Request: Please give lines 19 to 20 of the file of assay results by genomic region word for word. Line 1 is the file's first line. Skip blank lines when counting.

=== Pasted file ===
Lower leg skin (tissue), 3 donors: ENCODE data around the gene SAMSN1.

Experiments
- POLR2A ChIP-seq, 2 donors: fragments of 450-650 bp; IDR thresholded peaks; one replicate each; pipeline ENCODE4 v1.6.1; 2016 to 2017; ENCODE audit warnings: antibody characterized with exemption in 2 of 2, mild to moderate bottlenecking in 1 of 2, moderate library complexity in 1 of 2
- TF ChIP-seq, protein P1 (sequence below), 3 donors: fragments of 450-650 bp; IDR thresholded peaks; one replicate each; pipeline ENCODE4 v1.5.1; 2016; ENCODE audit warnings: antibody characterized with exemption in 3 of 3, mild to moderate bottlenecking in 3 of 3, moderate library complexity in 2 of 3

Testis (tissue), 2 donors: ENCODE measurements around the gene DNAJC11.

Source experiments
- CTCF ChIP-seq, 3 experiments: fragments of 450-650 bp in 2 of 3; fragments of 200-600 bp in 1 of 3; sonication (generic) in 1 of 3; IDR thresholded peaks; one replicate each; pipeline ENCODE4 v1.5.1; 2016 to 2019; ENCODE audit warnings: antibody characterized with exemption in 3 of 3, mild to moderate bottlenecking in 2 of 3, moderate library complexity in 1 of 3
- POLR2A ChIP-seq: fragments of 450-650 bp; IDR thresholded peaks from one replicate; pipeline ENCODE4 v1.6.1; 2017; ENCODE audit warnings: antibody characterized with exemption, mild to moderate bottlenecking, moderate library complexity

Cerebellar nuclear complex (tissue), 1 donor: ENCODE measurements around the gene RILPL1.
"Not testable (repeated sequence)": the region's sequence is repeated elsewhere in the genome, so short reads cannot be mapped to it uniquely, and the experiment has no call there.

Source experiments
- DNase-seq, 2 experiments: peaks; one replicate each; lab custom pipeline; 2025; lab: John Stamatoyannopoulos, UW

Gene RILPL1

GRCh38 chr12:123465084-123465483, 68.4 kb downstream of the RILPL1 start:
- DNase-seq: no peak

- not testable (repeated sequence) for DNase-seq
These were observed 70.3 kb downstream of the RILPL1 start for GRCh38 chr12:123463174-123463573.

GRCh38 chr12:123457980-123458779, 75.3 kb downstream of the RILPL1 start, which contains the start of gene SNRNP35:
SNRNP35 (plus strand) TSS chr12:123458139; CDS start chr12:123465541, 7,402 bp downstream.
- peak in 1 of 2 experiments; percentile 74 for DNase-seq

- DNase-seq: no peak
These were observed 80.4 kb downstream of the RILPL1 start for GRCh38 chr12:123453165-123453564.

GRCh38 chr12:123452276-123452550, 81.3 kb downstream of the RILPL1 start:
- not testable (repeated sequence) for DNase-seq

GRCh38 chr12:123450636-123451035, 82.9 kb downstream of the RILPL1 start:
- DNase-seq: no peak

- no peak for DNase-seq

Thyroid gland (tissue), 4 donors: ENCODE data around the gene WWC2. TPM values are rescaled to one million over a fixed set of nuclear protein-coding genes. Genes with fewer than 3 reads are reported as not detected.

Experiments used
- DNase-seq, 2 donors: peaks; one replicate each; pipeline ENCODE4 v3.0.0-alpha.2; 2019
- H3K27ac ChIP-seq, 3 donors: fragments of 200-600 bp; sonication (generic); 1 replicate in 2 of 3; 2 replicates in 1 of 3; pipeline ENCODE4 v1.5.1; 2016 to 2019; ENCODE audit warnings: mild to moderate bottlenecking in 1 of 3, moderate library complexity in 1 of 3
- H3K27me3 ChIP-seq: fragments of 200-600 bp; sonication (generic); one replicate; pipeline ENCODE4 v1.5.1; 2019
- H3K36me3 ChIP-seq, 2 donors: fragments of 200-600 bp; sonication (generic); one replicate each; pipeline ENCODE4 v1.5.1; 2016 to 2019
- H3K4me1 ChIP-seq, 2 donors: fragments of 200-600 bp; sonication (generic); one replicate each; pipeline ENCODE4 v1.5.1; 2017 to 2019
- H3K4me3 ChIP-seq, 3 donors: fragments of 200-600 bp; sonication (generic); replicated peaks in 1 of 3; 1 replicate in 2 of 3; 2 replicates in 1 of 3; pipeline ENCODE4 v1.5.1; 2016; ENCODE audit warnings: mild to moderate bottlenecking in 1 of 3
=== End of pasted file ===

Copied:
SNRNP35 (plus strand) TSS chr12:123458139; CDS start chr12:123465541, 7,402 bp downstream.
- peak in 1 of 2 experiments; percentile 74 for DNase-seq